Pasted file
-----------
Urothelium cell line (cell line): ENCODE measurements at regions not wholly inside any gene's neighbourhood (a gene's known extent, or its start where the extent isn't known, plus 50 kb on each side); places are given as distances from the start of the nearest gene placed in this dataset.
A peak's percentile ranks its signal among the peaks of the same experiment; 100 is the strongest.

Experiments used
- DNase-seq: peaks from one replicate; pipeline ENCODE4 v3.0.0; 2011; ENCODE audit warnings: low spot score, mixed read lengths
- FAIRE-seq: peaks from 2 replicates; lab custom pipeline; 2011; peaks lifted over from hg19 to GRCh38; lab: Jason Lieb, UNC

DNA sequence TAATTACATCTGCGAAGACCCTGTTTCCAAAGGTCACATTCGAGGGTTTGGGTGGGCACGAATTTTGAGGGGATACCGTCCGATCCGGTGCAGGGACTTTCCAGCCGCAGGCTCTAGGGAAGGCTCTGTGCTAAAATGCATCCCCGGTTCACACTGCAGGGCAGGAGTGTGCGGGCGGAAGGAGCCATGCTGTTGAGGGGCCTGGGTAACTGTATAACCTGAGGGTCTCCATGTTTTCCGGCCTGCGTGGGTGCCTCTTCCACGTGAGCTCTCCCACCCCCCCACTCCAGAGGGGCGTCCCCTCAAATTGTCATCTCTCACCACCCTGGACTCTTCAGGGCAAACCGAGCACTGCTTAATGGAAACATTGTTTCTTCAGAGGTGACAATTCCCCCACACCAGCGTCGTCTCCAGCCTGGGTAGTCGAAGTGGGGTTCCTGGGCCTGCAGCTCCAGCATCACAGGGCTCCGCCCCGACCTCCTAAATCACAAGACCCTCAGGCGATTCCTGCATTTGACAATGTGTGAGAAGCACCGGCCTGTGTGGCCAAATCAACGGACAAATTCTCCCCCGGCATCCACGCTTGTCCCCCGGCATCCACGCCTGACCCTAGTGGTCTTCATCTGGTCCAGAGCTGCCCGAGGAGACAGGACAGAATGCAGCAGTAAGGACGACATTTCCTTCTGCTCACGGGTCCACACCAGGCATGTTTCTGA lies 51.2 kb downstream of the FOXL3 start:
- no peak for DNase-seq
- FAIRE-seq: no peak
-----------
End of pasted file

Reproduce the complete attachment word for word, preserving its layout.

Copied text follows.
Urothelium cell line (cell line): ENCODE measurements at regions not wholly inside any gene's neighbourhood (a gene's known extent, or its start where the extent isn't known, plus 50 kb on each side); places are given as distances from the start of the nearest gene placed in this dataset.
A peak's percentile ranks its signal among the peaks of the same experiment; 100 is the strongest.

Experiments used
- DNase-seq: peaks from one replicate; pipeline ENCODE4 v3.0.0; 2011; ENCODE audit warnings: low spot score, mixed read lengths
- FAIRE-seq: peaks from 2 replicates; lab custom pipeline; 2011; peaks lifted over from hg19 to GRCh38; lab: Jason Lieb, UNC

DNA sequence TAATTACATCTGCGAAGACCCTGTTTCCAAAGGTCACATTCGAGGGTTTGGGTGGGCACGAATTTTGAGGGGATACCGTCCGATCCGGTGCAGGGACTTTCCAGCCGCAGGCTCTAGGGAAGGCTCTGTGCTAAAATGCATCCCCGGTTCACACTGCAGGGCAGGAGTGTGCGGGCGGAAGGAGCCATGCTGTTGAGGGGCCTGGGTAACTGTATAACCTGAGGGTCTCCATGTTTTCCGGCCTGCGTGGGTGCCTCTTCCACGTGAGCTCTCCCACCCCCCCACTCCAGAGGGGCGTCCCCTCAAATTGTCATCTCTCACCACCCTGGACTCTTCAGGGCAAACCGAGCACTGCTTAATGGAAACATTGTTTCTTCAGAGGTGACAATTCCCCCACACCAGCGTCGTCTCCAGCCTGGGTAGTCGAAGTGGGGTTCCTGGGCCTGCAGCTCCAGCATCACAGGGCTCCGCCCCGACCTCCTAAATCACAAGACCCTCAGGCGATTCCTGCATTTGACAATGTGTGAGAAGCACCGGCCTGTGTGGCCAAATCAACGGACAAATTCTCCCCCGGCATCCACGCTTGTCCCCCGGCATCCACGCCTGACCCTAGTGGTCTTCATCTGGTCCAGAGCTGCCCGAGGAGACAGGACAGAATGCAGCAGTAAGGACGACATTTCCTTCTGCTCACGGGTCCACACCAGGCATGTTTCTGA lies 51.2 kb downstream of the FOXL3 start:
- no peak for DNase-seq
- FAIRE-seq: no peak